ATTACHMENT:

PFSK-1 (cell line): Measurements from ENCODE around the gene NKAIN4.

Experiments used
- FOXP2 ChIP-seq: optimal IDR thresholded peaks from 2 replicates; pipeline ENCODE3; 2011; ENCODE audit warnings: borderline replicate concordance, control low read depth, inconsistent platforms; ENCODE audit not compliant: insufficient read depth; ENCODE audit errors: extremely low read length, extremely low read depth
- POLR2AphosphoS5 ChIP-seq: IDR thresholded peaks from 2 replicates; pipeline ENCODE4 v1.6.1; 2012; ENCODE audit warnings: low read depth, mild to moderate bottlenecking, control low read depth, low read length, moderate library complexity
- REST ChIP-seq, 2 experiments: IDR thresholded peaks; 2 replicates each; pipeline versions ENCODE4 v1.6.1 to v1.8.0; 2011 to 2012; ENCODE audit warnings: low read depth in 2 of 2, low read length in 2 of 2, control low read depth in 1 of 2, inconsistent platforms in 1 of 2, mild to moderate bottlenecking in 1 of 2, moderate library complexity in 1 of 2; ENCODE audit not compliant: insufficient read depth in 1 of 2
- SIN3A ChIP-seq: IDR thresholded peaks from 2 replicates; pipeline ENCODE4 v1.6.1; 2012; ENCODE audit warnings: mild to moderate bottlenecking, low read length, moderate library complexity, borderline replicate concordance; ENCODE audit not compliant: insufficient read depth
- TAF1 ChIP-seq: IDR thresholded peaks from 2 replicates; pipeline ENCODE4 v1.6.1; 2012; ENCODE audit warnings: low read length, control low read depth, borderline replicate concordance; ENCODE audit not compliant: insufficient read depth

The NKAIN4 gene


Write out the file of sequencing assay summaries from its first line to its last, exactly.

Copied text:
PFSK-1 (cell line): Measurements from ENCODE around the gene NKAIN4.

Experiments used
- FOXP2 ChIP-seq: optimal IDR thresholded peaks from 2 replicates; pipeline ENCODE3; 2011; ENCODE audit warnings: borderline replicate concordance, control low read depth, inconsistent platforms; ENCODE audit not compliant: insufficient read depth; ENCODE audit errors: extremely low read length, extremely low read depth
- POLR2AphosphoS5 ChIP-seq: IDR thresholded peaks from 2 replicates; pipeline ENCODE4 v1.6.1; 2012; ENCODE audit warnings: low read depth, mild to moderate bottlenecking, control low read depth, low read length, moderate library complexity
- REST ChIP-seq, 2 experiments: IDR thresholded peaks; 2 replicates each; pipeline versions ENCODE4 v1.6.1 to v1.8.0; 2011 to 2012; ENCODE audit warnings: low read depth in 2 of 2, low read length in 2 of 2, control low read depth in 1 of 2, inconsistent platforms in 1 of 2, mild to moderate bottlenecking in 1 of 2, moderate library complexity in 1 of 2; ENCODE audit not compliant: insufficient read depth in 1 of 2
- SIN3A ChIP-seq: IDR thresholded peaks from 2 replicates; pipeline ENCODE4 v1.6.1; 2012; ENCODE audit warnings: mild to moderate bottlenecking, low read length, moderate library complexity, borderline replicate concordance; ENCODE audit not compliant: insufficient read depth
- TAF1 ChIP-seq: IDR thresholded peaks from 2 replicates; pipeline ENCODE4 v1.6.1; 2012; ENCODE audit warnings: low read length, control low read depth, borderline replicate concordance; ENCODE audit not compliant: insufficient read depth

The NKAIN4 gene